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1 June 2008 Testing the Grain-Size Model for the Evolution of Phenotypic Plasticity
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Abstract

Phenotypic plasticity is the ability of a genotype to modify its phenotypic characteristics in response to different environments. Theory predicts that adaptive plasticity should primarily evolve in organisms that experience heterogeneous environments. An organism's dispersal rate is a key component in these models, because the degree of dispersal partly determines the extent of environmental heterogeneity. Here, I provide the first large-scale test of the theoretical prediction that phenotypic plasticity evolves in association with dispersal rate using meta-analysis of data from 258 experiments from the literature on plasticity in marine invertebrates. In line with predictions, phenotypic plasticity is generally greater in species with higher dispersal rates, suggesting that dispersal and environmental heterogeneity are important selective agents for evolution of plasticity in marine habitats.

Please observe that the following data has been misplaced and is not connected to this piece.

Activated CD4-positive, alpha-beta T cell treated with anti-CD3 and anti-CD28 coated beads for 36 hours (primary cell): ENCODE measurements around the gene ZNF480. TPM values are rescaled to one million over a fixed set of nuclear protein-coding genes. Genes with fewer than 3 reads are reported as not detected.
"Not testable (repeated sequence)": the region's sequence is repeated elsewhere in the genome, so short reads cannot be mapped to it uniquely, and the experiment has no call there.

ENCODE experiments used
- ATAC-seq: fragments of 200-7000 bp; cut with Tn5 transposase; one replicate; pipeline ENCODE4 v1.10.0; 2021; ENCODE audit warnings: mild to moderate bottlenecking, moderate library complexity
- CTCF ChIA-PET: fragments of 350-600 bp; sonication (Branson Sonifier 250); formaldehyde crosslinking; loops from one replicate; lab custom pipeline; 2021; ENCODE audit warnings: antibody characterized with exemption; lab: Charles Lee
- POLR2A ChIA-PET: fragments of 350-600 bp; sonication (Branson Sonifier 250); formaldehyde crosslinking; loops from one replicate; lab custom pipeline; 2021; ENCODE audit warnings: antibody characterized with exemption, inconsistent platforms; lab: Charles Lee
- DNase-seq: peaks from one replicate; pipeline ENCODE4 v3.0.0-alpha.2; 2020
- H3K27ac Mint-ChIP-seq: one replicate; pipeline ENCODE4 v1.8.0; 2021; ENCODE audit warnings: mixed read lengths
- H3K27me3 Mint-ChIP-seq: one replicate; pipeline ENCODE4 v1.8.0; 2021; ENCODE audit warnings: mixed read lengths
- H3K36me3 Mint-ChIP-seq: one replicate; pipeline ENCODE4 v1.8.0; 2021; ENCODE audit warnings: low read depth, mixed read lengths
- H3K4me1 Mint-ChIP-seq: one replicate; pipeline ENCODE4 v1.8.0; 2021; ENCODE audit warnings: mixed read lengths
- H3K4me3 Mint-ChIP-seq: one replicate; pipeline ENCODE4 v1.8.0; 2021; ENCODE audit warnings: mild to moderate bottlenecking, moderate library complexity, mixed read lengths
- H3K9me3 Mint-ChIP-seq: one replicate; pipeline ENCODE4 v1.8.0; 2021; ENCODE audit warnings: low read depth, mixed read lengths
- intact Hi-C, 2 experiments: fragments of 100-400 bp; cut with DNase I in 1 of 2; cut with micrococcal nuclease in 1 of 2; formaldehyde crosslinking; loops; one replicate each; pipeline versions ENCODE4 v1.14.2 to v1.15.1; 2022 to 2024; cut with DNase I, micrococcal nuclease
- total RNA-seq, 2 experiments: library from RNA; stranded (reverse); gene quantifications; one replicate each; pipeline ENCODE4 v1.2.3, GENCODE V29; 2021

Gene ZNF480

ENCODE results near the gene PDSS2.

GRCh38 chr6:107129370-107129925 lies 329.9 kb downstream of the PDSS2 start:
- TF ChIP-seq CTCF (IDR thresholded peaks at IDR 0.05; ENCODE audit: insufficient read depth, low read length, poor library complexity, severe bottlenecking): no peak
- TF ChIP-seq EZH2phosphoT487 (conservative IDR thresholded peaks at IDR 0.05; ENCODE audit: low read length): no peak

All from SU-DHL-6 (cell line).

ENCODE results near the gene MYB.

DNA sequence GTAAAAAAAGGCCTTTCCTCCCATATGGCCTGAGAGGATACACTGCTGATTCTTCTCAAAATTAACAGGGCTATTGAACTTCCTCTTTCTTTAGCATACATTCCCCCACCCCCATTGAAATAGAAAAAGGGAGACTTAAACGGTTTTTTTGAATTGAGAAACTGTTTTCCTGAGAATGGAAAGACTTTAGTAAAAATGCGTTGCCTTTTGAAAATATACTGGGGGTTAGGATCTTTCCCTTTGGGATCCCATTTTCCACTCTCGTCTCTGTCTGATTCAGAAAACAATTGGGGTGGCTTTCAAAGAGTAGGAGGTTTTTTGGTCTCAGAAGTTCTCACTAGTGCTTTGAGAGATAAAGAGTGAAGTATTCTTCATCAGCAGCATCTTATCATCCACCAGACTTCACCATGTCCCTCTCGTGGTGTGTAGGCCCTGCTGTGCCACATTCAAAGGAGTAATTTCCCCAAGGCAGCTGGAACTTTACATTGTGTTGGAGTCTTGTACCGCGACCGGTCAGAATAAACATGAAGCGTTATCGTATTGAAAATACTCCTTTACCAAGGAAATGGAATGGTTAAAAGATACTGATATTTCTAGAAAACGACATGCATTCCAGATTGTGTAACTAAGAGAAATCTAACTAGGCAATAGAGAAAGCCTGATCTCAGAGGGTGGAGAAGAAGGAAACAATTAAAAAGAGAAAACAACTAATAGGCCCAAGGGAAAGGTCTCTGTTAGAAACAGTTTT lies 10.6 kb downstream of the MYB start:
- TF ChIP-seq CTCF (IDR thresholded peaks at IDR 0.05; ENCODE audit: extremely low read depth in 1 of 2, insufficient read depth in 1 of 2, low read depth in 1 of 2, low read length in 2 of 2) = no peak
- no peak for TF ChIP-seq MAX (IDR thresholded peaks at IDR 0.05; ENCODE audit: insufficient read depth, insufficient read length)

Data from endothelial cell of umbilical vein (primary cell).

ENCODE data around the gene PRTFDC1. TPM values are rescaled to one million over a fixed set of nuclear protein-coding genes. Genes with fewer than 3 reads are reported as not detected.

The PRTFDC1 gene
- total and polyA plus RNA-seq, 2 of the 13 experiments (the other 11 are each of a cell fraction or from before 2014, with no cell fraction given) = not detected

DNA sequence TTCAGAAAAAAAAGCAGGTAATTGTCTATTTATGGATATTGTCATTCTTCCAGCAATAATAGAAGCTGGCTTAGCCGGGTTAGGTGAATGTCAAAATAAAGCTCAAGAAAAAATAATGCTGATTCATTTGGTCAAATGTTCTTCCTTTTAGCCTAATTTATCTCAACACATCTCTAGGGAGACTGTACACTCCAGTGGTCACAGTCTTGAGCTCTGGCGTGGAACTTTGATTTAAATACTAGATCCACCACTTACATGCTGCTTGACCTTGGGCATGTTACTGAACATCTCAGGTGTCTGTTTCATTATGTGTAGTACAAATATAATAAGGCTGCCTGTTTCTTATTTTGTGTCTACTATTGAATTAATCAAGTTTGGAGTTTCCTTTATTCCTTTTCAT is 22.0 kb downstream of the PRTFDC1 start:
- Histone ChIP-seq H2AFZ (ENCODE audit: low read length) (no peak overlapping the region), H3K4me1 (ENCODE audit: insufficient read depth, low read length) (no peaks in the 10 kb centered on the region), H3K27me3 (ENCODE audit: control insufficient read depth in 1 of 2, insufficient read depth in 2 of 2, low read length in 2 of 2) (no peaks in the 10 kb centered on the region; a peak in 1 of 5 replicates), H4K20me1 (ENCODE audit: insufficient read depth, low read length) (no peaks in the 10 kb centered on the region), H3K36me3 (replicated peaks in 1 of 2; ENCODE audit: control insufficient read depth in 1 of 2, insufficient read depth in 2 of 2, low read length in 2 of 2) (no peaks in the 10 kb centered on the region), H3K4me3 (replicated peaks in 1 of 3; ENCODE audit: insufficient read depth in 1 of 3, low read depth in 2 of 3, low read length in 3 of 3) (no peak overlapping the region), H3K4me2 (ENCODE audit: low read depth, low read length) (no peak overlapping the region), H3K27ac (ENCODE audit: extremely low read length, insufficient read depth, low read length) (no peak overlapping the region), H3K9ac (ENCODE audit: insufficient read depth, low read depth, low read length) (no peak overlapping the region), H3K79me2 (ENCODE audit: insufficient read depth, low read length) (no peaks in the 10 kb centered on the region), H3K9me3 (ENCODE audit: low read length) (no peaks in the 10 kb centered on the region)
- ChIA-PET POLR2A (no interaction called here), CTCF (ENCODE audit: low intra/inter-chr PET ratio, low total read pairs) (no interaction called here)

Johan Hollander "Testing the Grain-Size Model for the Evolution of Phenotypic Plasticity," Evolution 62(6), 1381-1389, (1 June 2008). https://doi.org/10.1111/j.1558-5646.2008.00365.x
Received: 16 August 2007; Accepted: 29 January 2008; Published: 1 June 2008
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